And in one of the extra shorts, an android built to appear as a black man stands in a dark room, singing a slow, mournful slave song, “Hold On Just A Little While Longer”. This song, which originated from black slaves in America, can also be sung by the androids in the climax of the game.
Despite all of this, Cage claims he didn’t draw heavily from real world history, and has famously said that he did not want to send any message in Detroit: Become Human.
“If people want to see parallels with this or that, that’s fine with me,” Cage said in an earlier interview with Kotaku. “But my story’s about androids who want to be free.”
Video: Detroit: Become Human – Luther
I still enjoyed Detroit. I found the characters endearing, the setting interesting, and the story as engaging as any good YA novel. I was invested in guiding Connor, Kara and Markus to freedom and happiness. And the graphics, of course, were beautifully detailed.
However, the game is marred by its shallow swipes at history.
“I wanted to create a very emotional experience, and I want the player to feel something in Detroit – that’s my goal as a creator,” Cage told Play UK (via Wccftech). Indeed, there are moments where Detroit clearly reaches for moving set pieces, particularly during the protest scenes.
But these scenes echoed hollowly, even teetering into farce, shallowly mimicking emotions they didn’t earn. Press O for Equal Rights.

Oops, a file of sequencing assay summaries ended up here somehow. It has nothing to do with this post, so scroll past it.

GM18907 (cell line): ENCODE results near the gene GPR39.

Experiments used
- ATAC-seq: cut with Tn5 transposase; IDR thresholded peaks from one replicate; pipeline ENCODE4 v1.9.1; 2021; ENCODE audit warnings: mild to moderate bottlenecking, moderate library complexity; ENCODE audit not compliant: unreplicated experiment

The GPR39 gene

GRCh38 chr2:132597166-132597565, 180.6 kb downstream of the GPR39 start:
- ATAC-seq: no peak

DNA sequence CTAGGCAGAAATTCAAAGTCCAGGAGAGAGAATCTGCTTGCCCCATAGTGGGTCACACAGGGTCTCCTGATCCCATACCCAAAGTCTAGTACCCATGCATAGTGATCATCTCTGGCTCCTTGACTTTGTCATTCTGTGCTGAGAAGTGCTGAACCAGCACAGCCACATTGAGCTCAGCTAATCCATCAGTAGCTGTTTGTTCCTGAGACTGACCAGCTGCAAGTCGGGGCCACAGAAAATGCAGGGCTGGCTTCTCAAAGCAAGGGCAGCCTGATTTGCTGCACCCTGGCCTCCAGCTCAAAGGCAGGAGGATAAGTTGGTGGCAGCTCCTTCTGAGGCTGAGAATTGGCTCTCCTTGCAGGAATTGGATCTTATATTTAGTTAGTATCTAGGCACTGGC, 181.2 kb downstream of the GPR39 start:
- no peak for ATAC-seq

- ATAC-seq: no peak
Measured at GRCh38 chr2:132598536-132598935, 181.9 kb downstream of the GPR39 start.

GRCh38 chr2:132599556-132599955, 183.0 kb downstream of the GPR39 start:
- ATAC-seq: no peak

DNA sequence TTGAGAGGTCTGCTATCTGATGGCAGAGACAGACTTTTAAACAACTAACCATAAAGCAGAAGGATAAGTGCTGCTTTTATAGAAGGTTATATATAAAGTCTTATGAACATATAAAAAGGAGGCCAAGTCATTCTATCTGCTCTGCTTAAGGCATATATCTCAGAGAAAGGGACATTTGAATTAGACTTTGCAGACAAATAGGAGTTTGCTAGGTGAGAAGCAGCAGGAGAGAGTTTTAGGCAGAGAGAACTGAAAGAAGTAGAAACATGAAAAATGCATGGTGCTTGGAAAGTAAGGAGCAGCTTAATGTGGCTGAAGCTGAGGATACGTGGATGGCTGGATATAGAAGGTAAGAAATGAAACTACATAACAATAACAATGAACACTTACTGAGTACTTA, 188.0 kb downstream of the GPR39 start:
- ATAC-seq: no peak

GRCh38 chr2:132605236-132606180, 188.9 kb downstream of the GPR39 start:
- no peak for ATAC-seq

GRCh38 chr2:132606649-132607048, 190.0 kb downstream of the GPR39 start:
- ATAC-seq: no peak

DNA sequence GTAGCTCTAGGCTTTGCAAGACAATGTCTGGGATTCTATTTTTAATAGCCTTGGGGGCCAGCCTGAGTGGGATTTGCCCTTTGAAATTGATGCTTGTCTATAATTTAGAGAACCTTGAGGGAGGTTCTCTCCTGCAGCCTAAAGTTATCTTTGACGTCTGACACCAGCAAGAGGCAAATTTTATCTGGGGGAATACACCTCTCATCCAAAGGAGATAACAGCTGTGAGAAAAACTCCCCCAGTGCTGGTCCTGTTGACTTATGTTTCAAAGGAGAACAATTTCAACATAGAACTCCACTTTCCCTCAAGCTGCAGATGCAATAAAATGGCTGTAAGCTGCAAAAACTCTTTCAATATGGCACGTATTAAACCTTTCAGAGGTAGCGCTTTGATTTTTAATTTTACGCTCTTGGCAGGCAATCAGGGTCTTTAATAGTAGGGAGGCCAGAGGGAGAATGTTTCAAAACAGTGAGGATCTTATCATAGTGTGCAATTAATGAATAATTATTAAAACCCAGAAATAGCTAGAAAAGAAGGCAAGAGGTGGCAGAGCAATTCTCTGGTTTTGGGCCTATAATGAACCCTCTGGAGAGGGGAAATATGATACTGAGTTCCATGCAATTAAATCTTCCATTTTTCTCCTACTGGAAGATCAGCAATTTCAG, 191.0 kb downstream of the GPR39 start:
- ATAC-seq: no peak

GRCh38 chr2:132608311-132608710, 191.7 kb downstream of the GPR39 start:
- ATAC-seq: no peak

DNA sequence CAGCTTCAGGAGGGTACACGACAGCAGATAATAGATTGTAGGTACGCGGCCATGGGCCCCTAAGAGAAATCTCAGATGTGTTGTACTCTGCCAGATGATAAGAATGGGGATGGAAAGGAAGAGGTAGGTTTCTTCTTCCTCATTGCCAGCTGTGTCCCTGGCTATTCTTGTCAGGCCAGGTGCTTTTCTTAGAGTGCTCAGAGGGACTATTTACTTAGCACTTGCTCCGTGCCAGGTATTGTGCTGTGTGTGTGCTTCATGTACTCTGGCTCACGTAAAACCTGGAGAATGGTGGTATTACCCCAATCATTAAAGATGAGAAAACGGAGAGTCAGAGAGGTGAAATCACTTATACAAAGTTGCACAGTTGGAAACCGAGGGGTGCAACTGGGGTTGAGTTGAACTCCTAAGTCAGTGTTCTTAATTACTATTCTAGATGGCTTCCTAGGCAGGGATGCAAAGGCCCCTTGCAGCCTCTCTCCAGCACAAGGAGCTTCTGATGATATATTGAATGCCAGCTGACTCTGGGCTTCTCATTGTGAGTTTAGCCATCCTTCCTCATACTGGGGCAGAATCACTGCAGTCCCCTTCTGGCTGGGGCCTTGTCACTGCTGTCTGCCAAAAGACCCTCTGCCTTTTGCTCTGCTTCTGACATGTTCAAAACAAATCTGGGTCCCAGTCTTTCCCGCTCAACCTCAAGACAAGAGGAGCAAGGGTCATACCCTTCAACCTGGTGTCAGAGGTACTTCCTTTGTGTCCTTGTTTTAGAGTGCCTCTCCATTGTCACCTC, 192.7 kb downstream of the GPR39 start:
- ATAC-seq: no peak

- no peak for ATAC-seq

Detroit attempts to extract and package the deep emotion born from real acts of injustice, while refusing to acknowledge those acts or their influence, much less put in the hard work of dealing with them. Instead, the game clumsily tries to sidestep the issue altogether, portraying the future America of Detroit as a post-racial society.
Detroit seeks to evoke emotion without meaning, using the symbology and language of oppressed people’s histories to do so. In doing this, it treats them as though they are simply more tools in its arsenal, a tray of paints it can take off a shelf to splash some colour onto its landscape.
When dealing with weighty subject matter such as slavery, segregation, persecution and human rights, conveying a message is impossible to avoid. By using the palette of painfully real human struggles for recognition and survival, Detroit: Become Human ties the history of disenfranchised people to the androids’ plight, regardless of Cage’s intention. Failure to consider what message is being sent is, at the very least, tone deaf and dismissive.
As a reflection of real issues, Detroit: Become Human is shallow and clumsy. As a shortcut to emotional resonance, it is a cheap, thoughtless trick.